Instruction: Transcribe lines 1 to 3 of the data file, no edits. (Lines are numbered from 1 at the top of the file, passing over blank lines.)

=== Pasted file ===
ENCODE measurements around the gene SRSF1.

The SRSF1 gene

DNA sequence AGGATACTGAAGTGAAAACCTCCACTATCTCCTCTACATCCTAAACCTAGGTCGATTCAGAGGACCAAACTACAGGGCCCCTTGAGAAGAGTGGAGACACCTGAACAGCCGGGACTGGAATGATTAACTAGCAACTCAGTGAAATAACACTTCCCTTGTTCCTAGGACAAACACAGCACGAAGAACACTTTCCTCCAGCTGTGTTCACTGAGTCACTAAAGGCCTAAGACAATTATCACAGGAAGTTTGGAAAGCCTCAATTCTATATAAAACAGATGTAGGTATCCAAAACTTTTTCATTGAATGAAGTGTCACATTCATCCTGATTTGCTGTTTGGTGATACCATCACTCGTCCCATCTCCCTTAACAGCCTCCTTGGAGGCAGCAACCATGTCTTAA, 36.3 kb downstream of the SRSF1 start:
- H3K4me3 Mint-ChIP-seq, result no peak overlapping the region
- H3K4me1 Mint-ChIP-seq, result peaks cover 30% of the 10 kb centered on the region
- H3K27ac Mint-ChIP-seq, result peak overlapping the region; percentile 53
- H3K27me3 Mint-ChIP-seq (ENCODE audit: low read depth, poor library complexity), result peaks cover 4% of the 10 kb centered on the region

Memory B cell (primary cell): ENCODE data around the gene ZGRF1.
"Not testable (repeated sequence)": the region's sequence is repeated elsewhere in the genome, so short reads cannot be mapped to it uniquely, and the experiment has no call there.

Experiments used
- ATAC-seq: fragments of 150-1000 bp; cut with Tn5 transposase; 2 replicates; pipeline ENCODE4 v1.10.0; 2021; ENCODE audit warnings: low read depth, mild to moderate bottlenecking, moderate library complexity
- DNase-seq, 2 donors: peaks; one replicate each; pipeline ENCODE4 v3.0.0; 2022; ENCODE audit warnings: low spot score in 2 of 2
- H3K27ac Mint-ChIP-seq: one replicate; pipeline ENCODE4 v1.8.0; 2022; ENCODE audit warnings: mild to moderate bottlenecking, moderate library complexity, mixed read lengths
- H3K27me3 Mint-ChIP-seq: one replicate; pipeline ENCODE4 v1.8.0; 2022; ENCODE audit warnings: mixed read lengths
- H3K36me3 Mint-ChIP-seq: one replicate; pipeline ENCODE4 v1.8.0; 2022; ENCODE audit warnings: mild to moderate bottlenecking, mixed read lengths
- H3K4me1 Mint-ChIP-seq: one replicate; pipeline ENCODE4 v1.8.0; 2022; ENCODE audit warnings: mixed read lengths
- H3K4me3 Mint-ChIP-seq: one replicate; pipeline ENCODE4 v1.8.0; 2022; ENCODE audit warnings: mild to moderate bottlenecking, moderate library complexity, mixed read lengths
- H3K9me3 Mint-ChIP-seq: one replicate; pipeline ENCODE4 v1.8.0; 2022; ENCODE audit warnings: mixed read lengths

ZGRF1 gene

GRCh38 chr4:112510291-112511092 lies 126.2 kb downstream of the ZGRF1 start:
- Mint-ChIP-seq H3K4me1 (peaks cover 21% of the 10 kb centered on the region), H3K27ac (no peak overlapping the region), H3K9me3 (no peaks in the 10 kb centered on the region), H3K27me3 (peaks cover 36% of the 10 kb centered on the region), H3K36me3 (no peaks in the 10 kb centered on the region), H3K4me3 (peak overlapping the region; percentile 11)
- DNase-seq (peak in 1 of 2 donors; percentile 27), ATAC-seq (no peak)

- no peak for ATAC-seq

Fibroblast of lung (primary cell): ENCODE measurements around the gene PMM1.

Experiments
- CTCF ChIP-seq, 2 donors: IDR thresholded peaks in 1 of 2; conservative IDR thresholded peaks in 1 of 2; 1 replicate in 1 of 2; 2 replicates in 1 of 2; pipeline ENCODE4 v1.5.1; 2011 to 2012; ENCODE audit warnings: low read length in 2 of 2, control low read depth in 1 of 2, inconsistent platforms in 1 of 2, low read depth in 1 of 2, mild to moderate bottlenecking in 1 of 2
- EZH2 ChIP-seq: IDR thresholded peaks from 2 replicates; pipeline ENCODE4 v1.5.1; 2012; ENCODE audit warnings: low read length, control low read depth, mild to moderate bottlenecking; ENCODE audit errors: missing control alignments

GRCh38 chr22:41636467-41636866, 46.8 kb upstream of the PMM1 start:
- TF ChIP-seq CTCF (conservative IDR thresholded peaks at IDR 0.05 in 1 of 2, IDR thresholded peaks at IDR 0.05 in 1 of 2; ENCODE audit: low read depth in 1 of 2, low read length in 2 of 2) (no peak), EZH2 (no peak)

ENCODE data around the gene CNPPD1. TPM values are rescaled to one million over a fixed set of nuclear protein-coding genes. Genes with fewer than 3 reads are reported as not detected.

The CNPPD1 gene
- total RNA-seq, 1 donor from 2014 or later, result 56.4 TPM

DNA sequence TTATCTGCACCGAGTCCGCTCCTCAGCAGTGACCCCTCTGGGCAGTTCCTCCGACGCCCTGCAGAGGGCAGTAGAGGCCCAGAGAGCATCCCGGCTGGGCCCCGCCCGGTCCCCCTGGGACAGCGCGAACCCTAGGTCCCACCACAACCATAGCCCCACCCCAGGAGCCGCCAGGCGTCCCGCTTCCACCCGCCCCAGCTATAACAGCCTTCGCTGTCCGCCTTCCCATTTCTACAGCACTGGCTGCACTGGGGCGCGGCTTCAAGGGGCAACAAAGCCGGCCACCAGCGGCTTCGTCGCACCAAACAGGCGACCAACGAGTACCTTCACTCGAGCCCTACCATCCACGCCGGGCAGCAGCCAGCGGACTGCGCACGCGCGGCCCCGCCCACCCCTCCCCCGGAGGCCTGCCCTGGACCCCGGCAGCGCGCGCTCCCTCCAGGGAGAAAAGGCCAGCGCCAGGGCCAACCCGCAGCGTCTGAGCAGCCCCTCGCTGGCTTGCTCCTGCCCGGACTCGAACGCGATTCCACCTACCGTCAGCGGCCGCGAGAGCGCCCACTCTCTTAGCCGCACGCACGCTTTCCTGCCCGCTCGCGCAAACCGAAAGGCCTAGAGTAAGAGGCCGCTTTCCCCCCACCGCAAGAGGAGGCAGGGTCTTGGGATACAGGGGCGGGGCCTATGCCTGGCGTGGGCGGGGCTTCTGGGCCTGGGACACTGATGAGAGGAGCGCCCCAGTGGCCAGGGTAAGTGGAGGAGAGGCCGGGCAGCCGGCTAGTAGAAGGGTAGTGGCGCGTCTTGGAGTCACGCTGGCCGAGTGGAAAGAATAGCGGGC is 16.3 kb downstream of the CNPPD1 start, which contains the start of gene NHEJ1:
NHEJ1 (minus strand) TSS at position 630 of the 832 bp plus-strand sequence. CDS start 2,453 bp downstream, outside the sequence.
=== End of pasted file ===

ENCODE measurements around the gene SRSF1.

The SRSF1 gene

DNA sequence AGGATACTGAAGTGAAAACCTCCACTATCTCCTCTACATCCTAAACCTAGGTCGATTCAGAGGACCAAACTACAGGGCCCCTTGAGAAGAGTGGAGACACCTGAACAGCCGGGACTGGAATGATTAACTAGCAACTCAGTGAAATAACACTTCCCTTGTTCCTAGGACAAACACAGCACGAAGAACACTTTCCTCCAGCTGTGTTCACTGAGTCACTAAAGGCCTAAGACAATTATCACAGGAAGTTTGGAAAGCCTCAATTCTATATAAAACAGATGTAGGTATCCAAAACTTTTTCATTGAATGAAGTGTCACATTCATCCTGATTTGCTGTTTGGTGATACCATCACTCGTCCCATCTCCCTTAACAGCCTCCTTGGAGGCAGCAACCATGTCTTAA, 36.3 kb downstream of the SRSF1 start: